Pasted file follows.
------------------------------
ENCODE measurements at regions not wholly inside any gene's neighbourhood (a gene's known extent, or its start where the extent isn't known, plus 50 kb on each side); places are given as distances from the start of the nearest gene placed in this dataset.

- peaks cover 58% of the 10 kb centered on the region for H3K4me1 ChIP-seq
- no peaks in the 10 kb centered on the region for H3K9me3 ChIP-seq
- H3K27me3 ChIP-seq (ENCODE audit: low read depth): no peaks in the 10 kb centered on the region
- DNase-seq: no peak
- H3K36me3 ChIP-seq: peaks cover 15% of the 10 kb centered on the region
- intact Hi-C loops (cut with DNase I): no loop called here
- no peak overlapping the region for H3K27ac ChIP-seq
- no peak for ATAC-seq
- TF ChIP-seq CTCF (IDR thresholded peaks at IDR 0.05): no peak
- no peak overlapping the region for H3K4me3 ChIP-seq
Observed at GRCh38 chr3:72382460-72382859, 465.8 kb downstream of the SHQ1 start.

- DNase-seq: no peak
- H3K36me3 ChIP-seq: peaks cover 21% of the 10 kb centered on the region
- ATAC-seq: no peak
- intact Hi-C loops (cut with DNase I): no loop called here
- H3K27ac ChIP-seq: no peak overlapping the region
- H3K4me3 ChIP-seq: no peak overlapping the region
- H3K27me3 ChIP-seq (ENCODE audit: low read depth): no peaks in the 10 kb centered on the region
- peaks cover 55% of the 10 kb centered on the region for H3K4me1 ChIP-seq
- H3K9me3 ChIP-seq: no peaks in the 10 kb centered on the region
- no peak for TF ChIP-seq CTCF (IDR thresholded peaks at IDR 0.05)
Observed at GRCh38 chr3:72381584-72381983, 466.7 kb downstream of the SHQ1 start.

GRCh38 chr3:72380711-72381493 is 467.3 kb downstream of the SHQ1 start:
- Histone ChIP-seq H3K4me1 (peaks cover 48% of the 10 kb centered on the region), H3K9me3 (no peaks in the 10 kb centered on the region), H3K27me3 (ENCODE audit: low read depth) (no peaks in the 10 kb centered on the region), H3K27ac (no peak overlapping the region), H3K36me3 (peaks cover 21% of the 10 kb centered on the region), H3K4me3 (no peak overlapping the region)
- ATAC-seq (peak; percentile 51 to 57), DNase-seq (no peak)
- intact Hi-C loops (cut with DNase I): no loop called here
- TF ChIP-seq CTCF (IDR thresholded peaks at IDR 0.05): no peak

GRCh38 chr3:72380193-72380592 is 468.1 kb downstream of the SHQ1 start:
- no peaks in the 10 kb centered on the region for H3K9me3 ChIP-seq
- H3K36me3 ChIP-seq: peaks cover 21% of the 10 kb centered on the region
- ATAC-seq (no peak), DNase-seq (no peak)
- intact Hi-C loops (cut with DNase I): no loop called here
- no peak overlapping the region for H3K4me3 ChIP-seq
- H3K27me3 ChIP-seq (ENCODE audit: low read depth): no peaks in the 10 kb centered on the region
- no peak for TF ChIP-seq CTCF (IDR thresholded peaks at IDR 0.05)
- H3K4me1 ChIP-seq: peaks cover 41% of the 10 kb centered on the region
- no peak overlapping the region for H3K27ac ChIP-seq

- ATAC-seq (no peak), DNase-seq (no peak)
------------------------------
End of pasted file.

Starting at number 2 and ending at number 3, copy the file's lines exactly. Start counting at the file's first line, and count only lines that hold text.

- peaks cover 58% of the 10 kb centered on the region for H3K4me1 ChIP-seq
- no peaks in the 10 kb centered on the region for H3K9me3 ChIP-seq